MARANA, Ariz. – Hunter Mahan is making it look easy on Dove Mountain’s undulating greens in the Match Play Championship.
Counting conceded putts, Mahan made nine birdies in 15 holes for the second straight day. He beat Steve Stricker, 4 and 3, on Friday in the third round after topping Y.E. Yang 5 and 3 on Thursday.
“Distance control is everything,” Mahan said. “Making sure you’re landing in the right spot and getting the right bounce. We’ve done a very good job of that and been very clear. That’s enabled me to make these solid, aggressive swings. If you get it in the right place, you’re going to have good looking putts and birdies.”
He’s using a new putter after struggling on the greens last week at Riviera in a 24th-place tie in the Northern Trust Open.
“Last week, I had no sense of the greens and missed everything,” Mahan said. “But for some reason this week, I feel confident. I feel confident whenever I get on the green I’m going to make it. It’s a good feeling to have right now.”
He’s using a formula that carried Geoff Ogilvy, Ian Poulter and Luke Donaldto victories the last three years on the Jack Nicklaus-designed desert layout.
“It’s an interesting course because it seems like bombers would eat it up,” Mahan said. “But it hasn’t been the case. So it’s been kind of surprising in a way. It seems like good shot-makers and good putters have won here.”
Mahan will play Matt Kuchar in an all-American quarterfinal.
SOCCER TALK: Lee Westwood finally found a way to beat Nick Watney – and also discovered the American has a passion for British soccer.
“We talked about football going around out there,” Westwood said after beating Watney, 3 and 2, in the third round to exact some revenge for Watney’s second-round victories over the English star the last two years.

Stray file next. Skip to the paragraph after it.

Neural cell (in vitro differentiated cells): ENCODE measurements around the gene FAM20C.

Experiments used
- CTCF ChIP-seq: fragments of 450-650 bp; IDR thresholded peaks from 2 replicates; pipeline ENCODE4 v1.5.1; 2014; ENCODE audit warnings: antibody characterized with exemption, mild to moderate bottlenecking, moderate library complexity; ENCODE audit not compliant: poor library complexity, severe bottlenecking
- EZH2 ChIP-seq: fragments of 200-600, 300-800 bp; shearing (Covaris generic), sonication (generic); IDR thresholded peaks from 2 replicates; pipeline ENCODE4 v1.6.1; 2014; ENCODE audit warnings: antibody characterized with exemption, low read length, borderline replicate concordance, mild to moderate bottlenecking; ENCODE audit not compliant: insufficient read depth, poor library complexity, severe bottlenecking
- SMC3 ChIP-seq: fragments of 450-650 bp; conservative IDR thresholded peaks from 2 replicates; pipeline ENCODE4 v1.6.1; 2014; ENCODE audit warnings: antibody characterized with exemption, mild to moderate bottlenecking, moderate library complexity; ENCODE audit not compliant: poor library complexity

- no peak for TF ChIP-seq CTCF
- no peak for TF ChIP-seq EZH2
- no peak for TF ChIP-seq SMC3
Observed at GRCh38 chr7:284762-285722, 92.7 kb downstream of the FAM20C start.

“It’s called football, not soccer, and he knows a lot about it. He’s a Spurs fan, so that may mean he doesn’t know a lot about it. He didn’t know Nottingham Forest well, which means he really doesn’t know a lot about football or what league they’re in.
“So, we had a chat going around out there, and I filled him in on the England manager’s job, and how his manager might be a favorite for it, and his team might be trying to keep hold of him. I like playing with Nick. He’s a good lad.”
Westwood will play Martin Laird in the quarterfinals. Laird advanced with a 3-and-1 victory over fellow Scot Paul Lawrie.
KOREAN OPEN REMATCH: Rory McIlroy got a good look at quarterfinal opponent Bae Sang-moon three years ago in the final round of the Korean Open.
Bae won the event at Woo Jeong Country Club, closing with a 4-under 67 to beat fellow South Korean player Kim Dae-sub by a stroke. McIlroy had a 72 to tie for third.
“I was really impressed with him,” McIlroy said. “He’s a very good ball-striker and he played very well then. That’s the only time I’ve played with him.
“He’s been very impressive this week taking down (Ian) Poulter and Charl (Schwartzel), two of the best players. Especially, Poult is one of the best match players, and Charl, obviously, a major champion. So, he’s had a great week so far.”
McIlroy beat Miguel Angel Jimenez, 3 and 1, and Bae edged John Senden 1 up in the only third-round match to reach the 18th hole.
FULL 18: Matt Kuchar finished off Martin Kaymer, 4 and 3, on the 15th hole, then declined a ride to the clubhouse and played the final three holes by himself.
“I was working on a few things that I thought could be tightened up a little bit,” Kuchar said. “All in all, I feel like my game is in good form. I just wanted to play a few extra holes to familiarize myself with them.”
He will face Hunter Mahan in the quarterfinals.
“There’s not going to be any weak opponents here in this field of 64,” Kuchar said. “Hunter has been playing better and better. I know he’s going to be tough.”
DIVOTS: Bae joined K.J. Choi (2008) and Y.E. Yang (2011) as the only South Korean players to reach the quarterfinals. Choi and Yang failed to reach the semifinals. … The third-round losers received $140,000. The quarterfinal losers will get $270,000. The champion will receive $1.4 million, second-place is worth $850,000, third $600,000, and fourth $490,000.